Flooding Disrupts Half of India’s Natural Gas Production; CNG for Autos Threatened
9 August 2006
|Click to enlarge.|
Times of India. Heavy flooding in Gujarat has disrupted half of India’s production of natural gas for the second day. Power generation in the north of the country and CNG supplies to automobiles in the capital are threatened.
Heavy monsoon rains have forced some 4.5 million from their homes in at least five states and have killed at least 311 people, according to a report from Reuters.
State-owned Oil and Natural Gas Corp’s (ONGC) South Bassein and B-55 fields in Mumbai offshore remained closed for the second day in running while the ONGC-Reliance-British Gas operated Panna/Mukta and Tapti fields did not produce any gas and were forced to cut oil production by 20,000 barrels per day.
Over 40 million standard cubic meters per day of gas from these fields was fed mainly for power and fertilizer plants and CNG operations in Delhi.“The situation continues to remain grim. We don’t see operations resuming in the next couple of days,” a company official said.
Major monsoon-driven flooding in Gujarat in 2005 killed 123 people.
|Spatial patterns of the changes in summer monsoon rainfall (%) for the period 2071-2100 with reference to the baseline of 1961-1990, under one scenario. Click to enlarge. Source: Defra|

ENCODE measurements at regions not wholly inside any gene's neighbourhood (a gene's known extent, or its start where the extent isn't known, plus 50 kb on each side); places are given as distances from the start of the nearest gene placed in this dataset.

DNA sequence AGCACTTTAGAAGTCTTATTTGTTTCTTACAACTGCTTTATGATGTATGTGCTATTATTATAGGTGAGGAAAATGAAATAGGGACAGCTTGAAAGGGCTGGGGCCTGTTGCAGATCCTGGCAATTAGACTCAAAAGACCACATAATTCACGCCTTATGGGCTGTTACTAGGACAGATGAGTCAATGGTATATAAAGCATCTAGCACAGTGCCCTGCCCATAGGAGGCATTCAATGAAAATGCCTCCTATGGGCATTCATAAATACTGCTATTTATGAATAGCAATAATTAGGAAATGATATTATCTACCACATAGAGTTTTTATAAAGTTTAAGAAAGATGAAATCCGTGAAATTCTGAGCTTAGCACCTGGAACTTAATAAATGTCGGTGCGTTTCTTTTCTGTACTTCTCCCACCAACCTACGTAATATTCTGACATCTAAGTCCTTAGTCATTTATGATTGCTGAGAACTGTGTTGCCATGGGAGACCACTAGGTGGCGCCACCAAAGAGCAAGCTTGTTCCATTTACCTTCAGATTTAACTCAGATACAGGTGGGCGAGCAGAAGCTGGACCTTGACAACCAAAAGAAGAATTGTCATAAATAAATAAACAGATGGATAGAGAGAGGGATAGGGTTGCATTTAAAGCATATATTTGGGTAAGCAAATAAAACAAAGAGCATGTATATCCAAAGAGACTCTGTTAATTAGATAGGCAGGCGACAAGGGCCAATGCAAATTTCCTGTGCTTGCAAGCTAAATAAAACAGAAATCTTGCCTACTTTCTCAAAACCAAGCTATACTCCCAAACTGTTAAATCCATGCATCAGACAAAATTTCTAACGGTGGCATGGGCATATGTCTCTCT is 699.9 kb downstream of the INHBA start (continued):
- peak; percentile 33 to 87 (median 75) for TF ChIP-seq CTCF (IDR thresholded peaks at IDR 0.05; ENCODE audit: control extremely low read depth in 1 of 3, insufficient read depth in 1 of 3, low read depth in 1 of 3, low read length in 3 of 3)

UK’s Defra (Department for Environment, Food and Rural Affairs) funded a three-year collaborative project with the Indian Ministry of Environment and Forests (MOEF) to assess the impacts of climate change on India’s sea level variability, water resources, forests, agriculture, health, energy, industry and transport infrastructure. The project announced its findings in September, 2005.
According to the report, the Regional Climate Models (RCMs) have shown significant improvements over global models in depicting the surface climate over the Indian region, thereby enabling the development of climate change scenarios with substantially more regional detail.
Among the results was the indication under various scenarios of increasing greenhouse gas concentrations and sulphate aerosols of a marked increase in both rainfall and temperature over India into the 21st century.
One scenario showed an increase of monsoon rainfall in some areas of Gujarat and neighboring Maharashtra of some 50% by the period from 2071-2100 over baseline levels from 1961-1990.
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